I get asked this question almost every week. Roth IRAs come along with a number of unquestionable benefits, many of which have caused financial experts to consider the account one of the most effective vehicles for retirement planning in the modern age.
Does it make sense to take your traditional IRA and convert it into a Roth IRA? That depends upon your circumstances—read on to learn more, and consider asking me or another expert to help answer questions about your personal financial situation.
Traditional IRA vs. Roth IRA: The Differences
Aside from certain limitations (You might be subject to income restrictions if you’re involved in an employer-sponsored 401(k)), the money you place in a traditional IRA will very likely be tax-deductible. There’s seldom a case for making nondeductible contributions to a traditional IRA, as earnings will inevitably be taxed at a higher rate upon withdrawal. It’s an account that many people still entertain for one reason or another, but a Roth IRA is a better bet for the majority of those approaching retirement age.
With a Roth IRA, none of the money contributed to the account is tax-deductible. Once you reach the age of 59½ and have held the account for at least five years, however, you may then withdraw from the account without having to worry about paying any income tax on the funds. This is the major reason why a Roth IRA is preferred by many who are nearing retirement, as it can serve as a veritable tax-free “safety net” well into the golden years.
Should I Consider a Roth IRA Conversion?
If you’re interested in converting a traditional IRA into a Roth IRA, you’re in luck—the conversion can be made at any time. Limits were once placed upon high-income taxpayers hoping to convert, but these were lifted in 2010, offering the conversion opportunity to anyone.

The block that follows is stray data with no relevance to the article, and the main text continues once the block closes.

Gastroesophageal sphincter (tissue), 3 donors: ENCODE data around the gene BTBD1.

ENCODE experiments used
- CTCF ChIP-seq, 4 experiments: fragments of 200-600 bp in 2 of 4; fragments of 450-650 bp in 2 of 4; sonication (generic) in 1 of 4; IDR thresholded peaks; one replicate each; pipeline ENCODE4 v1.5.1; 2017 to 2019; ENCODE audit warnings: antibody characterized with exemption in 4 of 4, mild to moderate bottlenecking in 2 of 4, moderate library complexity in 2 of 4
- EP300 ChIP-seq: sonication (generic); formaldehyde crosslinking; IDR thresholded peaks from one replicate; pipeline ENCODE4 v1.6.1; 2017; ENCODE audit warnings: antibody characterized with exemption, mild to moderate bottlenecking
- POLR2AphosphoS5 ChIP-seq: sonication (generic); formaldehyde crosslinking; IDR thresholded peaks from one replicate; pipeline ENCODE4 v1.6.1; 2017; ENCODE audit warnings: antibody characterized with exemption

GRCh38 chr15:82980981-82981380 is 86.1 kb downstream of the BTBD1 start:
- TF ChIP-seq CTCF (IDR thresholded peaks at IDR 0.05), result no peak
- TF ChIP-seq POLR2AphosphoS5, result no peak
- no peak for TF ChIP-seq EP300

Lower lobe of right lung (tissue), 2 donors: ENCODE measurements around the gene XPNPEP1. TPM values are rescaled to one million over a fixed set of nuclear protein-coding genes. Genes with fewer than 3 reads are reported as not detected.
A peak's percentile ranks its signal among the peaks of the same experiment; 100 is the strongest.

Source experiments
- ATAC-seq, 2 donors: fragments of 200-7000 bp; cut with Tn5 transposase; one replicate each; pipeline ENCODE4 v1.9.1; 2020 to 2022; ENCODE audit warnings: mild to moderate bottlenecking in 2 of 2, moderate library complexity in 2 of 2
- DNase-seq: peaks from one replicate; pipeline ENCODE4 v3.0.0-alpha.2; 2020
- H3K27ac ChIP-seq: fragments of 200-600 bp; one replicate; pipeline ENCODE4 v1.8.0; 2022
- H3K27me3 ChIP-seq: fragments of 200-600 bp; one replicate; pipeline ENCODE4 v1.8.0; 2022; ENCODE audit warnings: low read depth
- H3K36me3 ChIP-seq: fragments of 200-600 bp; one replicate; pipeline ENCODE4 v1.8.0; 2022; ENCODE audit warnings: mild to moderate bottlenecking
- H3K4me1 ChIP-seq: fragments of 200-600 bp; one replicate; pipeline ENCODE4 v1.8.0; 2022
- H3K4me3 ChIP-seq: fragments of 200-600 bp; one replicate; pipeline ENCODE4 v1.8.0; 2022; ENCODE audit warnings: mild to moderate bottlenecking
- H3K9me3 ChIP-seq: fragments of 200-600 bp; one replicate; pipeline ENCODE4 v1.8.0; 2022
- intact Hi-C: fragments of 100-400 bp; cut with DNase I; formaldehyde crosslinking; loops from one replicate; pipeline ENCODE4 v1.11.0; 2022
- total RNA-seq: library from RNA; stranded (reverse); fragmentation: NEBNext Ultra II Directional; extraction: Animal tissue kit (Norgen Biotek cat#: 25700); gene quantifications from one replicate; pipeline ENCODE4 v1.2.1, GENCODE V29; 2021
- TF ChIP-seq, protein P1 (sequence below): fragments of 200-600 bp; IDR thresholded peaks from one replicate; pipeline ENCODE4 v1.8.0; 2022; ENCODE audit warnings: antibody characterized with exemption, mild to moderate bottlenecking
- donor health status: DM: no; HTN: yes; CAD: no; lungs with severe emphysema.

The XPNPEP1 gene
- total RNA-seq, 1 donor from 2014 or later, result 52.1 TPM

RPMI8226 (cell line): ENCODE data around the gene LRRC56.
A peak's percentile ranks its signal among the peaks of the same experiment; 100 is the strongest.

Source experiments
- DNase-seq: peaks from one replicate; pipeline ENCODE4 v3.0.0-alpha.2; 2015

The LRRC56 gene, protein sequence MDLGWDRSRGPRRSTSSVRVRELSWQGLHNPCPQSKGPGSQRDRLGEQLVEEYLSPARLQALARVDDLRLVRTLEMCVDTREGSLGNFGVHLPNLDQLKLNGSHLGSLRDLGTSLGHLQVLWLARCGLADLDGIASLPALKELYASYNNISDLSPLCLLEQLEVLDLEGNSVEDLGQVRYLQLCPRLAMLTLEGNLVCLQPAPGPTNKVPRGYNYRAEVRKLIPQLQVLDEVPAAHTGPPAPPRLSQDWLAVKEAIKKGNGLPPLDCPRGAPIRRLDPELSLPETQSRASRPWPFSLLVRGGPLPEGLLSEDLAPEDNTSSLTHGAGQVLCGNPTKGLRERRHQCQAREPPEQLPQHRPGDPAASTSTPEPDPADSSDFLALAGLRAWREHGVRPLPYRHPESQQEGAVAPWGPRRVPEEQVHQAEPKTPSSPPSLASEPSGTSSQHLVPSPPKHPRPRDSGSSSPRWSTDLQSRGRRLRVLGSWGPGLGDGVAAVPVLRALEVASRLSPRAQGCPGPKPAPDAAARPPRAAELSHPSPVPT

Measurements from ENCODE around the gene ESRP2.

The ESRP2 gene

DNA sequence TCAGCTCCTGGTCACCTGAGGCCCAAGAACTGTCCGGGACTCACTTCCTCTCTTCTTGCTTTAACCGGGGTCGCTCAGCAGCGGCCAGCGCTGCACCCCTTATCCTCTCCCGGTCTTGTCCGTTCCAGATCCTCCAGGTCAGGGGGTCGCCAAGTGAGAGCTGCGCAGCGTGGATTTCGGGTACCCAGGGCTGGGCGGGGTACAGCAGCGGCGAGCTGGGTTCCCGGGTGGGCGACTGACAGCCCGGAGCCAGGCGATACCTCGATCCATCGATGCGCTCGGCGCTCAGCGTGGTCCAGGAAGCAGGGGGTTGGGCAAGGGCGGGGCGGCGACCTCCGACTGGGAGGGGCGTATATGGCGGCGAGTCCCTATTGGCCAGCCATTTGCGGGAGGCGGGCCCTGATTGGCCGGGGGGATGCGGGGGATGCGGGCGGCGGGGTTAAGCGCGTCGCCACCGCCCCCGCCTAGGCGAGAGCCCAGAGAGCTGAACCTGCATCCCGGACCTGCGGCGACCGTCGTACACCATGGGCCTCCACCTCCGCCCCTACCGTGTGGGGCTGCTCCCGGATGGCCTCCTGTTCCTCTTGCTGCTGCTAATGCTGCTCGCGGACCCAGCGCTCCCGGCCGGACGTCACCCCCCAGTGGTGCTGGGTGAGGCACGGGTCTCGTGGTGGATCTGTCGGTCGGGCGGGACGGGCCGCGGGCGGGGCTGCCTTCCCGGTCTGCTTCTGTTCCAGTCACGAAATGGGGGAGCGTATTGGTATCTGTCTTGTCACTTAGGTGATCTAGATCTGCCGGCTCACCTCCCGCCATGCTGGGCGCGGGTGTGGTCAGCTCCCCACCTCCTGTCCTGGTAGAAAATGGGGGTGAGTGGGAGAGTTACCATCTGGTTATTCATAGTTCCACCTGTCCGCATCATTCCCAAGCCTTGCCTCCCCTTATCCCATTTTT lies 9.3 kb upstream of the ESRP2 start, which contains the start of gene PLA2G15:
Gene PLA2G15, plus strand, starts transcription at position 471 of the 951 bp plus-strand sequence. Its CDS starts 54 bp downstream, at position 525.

So, why convert? Once your money has entered a Roth IRA, you receive all of the same benefits you would if the account was a Roth IRA to begin with—tax-free withdrawals and tax-deferred growth being the big ones.
All this said, it’s important to understand that Roth IRA conversions typically come with a price. Traditional IRAs are funded with money that has not been taxed, which means you’ll be required to pay taxes on any money in the account that you’d like to convert—the numbers could be intimidating at face value. If you estimate that your tax rates will be higher once you enter into retirement, paying the upfront cost will be more than worth your while. Otherwise, you may be better off sticking with the traditional IRA to avoid the hefty tax-related fees.
Whether you have a traditional IRA already or are shopping for a new savings account, the benefits of the Roth IRA are undeniable. To avoid any potential missteps, be sure to work with a trusted financial advisor who can help you decide which account is right for you.